or How to get out of debt
Are you struggling with paying your bills? Is it hard to make ends meet at the end of the month? Are you looking forward to your next paycheck already on the 5th of the month?
This post is for you! So let’s dive into it!
- First things first, admit you want to change the situation and define a precise goal (get out of debt or save x dollars per month). For some, it will involve going through a radical change in mindset, a total change of spending habits and lots of courage but let me comfort you : The more efforts you will put in, the better the results! (see it as dieting but with dollars instead of calories)
- Reality check : Write down your revenues and all your expenses down, yes even that night out for your brother’s birthday or impulse purchased pair of socks . This analysis should give you some clues on where the issue is : It will either be a problematic spending pattern or an insufficient income, it might as well be both. Feel free to use Cait Flanders’ budget template, if you do not know where to start.
- If the problem is the spending pattern : Go through your expenses and select which items you can get rid of or reduce. The message here is “cut, cut, cut!” I actually went through the exercise myself and reduced my expenses on taxis (no, I did not only reduce it by switching to Uber), take-away food, subscriptions, clothing,… What one needs to achieve is to try to live more simply and to embrace frugality. Here are a few pointers :
- Do you actually go to the gym or could you exercise in the park instead?
- Do you actually use the premium features of your subscriptions or could you use the basic version as well? (cable, internet, phone,…)
- Only spend cash or use your direct debit card.
- Do you need that take-away cup o’ Joe every single morning?
- I personally tried one year without buying clothes in 2015, it was a great experiment and I felt it in my wallet.
- Cook and invite friends at home instead of restaurants.
- Why not make it a game against yourself? Decrease your expenses for a month or two and see results! You will be able to gauge where your limit is.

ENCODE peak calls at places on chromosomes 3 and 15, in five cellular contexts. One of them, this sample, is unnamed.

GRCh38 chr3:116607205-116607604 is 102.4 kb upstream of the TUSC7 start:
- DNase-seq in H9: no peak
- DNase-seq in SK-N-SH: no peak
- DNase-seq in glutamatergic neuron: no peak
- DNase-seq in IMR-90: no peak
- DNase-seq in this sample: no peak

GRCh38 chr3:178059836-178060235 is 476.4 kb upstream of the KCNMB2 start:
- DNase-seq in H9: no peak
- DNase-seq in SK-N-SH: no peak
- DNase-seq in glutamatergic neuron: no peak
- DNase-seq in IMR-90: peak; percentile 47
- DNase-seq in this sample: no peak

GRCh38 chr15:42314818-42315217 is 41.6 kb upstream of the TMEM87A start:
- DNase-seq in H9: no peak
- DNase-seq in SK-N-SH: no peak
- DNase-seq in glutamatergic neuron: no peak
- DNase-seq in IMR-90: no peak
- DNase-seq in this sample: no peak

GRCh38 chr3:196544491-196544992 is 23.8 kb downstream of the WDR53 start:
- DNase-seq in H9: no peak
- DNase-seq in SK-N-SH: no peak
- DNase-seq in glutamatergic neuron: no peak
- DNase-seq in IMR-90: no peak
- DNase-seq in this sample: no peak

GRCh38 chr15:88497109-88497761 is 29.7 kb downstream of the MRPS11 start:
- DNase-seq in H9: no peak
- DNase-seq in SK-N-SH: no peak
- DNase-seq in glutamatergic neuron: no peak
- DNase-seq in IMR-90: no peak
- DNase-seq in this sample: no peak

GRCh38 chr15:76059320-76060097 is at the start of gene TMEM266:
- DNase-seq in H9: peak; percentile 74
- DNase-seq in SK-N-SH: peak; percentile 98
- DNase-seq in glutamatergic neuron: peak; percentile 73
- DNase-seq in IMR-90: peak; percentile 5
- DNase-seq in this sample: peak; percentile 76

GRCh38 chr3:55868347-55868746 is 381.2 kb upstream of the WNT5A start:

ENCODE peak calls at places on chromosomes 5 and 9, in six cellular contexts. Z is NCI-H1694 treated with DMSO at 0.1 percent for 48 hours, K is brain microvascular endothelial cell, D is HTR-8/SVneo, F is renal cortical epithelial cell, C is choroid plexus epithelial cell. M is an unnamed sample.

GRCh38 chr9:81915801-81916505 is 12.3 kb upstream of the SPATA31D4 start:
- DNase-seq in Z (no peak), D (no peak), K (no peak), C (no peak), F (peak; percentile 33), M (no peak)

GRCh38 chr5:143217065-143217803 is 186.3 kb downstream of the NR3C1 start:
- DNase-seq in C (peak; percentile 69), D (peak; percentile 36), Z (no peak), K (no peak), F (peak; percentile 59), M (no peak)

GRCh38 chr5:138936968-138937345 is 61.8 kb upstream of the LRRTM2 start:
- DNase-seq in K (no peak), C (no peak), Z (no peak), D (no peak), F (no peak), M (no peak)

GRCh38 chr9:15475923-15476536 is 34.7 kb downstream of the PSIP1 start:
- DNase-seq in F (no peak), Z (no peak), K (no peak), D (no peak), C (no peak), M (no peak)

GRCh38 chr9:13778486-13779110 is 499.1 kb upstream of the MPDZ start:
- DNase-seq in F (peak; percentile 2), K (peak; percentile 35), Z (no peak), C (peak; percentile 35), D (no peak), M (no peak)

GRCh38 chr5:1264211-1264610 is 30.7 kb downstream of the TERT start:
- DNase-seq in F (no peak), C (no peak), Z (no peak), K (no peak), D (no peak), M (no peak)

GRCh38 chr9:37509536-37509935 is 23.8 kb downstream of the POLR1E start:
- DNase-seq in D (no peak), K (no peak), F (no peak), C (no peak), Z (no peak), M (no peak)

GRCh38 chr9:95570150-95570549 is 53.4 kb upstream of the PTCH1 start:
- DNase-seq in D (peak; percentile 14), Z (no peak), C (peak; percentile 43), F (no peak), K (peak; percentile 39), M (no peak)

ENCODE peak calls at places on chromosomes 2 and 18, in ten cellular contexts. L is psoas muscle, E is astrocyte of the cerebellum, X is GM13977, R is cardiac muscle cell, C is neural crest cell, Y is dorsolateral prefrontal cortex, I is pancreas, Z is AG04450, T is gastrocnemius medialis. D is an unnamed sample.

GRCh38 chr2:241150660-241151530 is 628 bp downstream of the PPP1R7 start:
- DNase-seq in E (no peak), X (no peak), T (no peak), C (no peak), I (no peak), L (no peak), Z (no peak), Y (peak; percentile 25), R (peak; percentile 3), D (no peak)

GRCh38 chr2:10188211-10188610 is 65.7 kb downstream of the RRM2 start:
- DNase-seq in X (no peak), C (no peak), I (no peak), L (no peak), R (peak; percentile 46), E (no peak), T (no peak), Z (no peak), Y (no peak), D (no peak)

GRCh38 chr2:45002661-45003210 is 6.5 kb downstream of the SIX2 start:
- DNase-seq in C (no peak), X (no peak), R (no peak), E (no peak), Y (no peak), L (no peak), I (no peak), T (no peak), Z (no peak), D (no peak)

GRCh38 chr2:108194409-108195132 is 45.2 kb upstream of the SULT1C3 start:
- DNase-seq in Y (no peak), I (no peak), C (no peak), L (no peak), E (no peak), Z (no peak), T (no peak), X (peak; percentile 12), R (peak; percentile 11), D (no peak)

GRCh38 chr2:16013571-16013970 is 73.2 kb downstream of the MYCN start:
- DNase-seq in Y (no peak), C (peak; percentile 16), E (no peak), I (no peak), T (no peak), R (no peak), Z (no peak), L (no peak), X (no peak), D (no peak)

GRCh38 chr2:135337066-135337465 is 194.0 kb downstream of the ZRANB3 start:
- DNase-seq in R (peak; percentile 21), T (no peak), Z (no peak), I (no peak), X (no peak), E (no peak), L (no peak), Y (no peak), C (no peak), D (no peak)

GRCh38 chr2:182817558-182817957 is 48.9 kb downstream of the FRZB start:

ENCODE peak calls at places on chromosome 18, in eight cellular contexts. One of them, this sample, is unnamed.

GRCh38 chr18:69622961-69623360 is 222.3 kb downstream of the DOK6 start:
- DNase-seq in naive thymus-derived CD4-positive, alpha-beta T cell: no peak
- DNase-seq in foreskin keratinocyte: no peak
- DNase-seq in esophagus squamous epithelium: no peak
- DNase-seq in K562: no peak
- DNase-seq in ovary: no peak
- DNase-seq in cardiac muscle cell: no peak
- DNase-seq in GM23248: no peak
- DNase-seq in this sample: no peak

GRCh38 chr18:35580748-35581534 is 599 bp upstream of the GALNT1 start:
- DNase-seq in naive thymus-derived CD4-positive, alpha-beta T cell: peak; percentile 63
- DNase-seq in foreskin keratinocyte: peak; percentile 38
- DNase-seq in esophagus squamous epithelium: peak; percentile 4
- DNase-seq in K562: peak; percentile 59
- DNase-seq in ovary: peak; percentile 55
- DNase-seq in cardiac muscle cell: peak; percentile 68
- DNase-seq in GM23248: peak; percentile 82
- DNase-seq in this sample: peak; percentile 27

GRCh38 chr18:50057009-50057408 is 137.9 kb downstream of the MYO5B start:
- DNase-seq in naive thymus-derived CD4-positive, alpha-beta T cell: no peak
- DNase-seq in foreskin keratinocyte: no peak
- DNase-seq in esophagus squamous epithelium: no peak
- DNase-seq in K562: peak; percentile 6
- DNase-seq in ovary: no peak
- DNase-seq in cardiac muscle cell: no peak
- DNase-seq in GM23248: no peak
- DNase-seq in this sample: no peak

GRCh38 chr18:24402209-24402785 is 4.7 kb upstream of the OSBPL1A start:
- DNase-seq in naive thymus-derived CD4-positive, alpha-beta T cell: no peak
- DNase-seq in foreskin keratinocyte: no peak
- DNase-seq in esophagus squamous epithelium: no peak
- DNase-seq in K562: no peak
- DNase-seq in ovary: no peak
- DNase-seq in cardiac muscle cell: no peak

- About your limit, there will be only so much you can cut back on of course. So, if with the above tips you still do not manage to keep your head above water, it is time to increase your income :
- Are there job opportunities out there that match your profile? Can you work overtime at your current job? Can you take some tasks over from colleagues? You could try to work your way up the corporate ladder by showing dedication and bringing value to the company but we are looking at short-term income increases. If this is not possible, you can as well try to find a side job next to your regular job. (I personally had a side part-time job for one year in a Technical Stock Analysis company, I was not broke as such but the non-financial benefits were great)
- Why not use some of your skills for freelance work or finding a side activity? Think of translating articles, proofread CVs, teaching music, be a personal trainer, dog-sitter,…
- Sell stuff you do not need or use anymore, if you really can’t, just give it away and make someone happy. Getting rid of useless stuff is a good practice anyway.
- Now you have found a financially manageable way to live from month to month with a small “breathing room”, let us move on to the next step! However before you do so, you will be faced with a dilemma : Should you prioritize repaying your debts or building up your emergency fund? Opinions are varying, some will say focus on your emergency fund in case something unplanned happens : washing machine broke down, car accident and related repairs,… and some will advise you to first pay off your debts.
- The emergency fund : specialists will recommend you to typically have a safety cushion of 3-6 month worth of monthly expenses (including mortgage), this should give you the time to find a new job or recover from a serious illness. I definitely vouch for that. Now putting aside 3-6 months worth of expenses is not done overnight and…
- Debt in almost every case has a higher interest rate than money saved in your emergency fund : Picture this, you have 1000 USD available, putting it on a savings account will give you 2% annually or you could use it to pay down your credit card debt which costs 15% annually. What are you going to do?
- Saving 1000 USD, interest rate 2% the interest earned is 20 USD
- Debt 1000 USD, interest rate 15% the interest cost is 150 USD
- If you pay the debt off with your savings you are 130 USD better off per year.
- My 2 cents on the subject would be to have a mix of repaying debt and building an emergency fund :
- a short-term goal of saving for 1-2 months for the emergency fund, so you have something at hand immediately even if it costs you more in interest rates
- a long-term goal to get rid of your debt and slowly building up that 3-6 months cushion.
- I will develop in the snowball and the avalanche method in another post
- Congratulations you are officially debt free and can start to work on your financial goals!
Getting out of debt sure is very demanding and exhausting, endurance will be a key asset in the process. Make it a tradition to reward yourself along the way to keep you motivated! Go out to dinner to celebrate the repayment of a credit card, take your kids to an amusement park,… Once you are debt free you will
- start to live more freely
- have acquired more frugal spending habits
- you will be able to enjoy life more
- worry less and….
…never have to say : “I need a dollar, dollar a dollar is what I need”
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